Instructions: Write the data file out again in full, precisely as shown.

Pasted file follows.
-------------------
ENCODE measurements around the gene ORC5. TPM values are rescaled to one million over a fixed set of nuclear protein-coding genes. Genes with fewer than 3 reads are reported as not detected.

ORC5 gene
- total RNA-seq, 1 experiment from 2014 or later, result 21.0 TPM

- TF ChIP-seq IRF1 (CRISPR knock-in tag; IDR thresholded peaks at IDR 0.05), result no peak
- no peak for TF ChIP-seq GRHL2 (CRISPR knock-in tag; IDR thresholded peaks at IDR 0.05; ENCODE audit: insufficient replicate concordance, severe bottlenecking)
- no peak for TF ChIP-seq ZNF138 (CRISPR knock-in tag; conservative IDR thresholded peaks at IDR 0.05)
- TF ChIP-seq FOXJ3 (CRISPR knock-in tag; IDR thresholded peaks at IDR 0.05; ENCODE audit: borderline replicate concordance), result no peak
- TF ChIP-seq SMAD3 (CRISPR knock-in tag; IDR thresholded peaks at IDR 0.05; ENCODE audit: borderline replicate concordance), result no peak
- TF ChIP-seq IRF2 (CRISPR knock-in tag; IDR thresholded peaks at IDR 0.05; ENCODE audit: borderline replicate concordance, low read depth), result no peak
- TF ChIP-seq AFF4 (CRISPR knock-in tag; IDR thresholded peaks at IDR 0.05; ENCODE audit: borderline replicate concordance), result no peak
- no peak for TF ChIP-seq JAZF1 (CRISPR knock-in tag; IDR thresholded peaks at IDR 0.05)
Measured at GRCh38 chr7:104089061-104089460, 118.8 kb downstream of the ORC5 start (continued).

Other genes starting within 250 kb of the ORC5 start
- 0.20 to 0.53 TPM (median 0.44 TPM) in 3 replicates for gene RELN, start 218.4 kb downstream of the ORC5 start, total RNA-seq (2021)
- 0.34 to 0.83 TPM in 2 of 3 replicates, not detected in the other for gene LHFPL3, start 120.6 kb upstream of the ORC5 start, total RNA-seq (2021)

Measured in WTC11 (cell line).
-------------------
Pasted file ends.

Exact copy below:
ENCODE measurements around the gene ORC5. TPM values are rescaled to one million over a fixed set of nuclear protein-coding genes. Genes with fewer than 3 reads are reported as not detected.

ORC5 gene
- total RNA-seq, 1 experiment from 2014 or later, result 21.0 TPM

- TF ChIP-seq IRF1 (CRISPR knock-in tag; IDR thresholded peaks at IDR 0.05), result no peak
- no peak for TF ChIP-seq GRHL2 (CRISPR knock-in tag; IDR thresholded peaks at IDR 0.05; ENCODE audit: insufficient replicate concordance, severe bottlenecking)
- no peak for TF ChIP-seq ZNF138 (CRISPR knock-in tag; conservative IDR thresholded peaks at IDR 0.05)
- TF ChIP-seq FOXJ3 (CRISPR knock-in tag; IDR thresholded peaks at IDR 0.05; ENCODE audit: borderline replicate concordance), result no peak
- TF ChIP-seq SMAD3 (CRISPR knock-in tag; IDR thresholded peaks at IDR 0.05; ENCODE audit: borderline replicate concordance), result no peak
- TF ChIP-seq IRF2 (CRISPR knock-in tag; IDR thresholded peaks at IDR 0.05; ENCODE audit: borderline replicate concordance, low read depth), result no peak
- TF ChIP-seq AFF4 (CRISPR knock-in tag; IDR thresholded peaks at IDR 0.05; ENCODE audit: borderline replicate concordance), result no peak
- no peak for TF ChIP-seq JAZF1 (CRISPR knock-in tag; IDR thresholded peaks at IDR 0.05)
Measured at GRCh38 chr7:104089061-104089460, 118.8 kb downstream of the ORC5 start (continued).

Other genes starting within 250 kb of the ORC5 start
- 0.20 to 0.53 TPM (median 0.44 TPM) in 3 replicates for gene RELN, start 218.4 kb downstream of the ORC5 start, total RNA-seq (2021)
- 0.34 to 0.83 TPM in 2 of 3 replicates, not detected in the other for gene LHFPL3, start 120.6 kb upstream of the ORC5 start, total RNA-seq (2021)

Measured in WTC11 (cell line).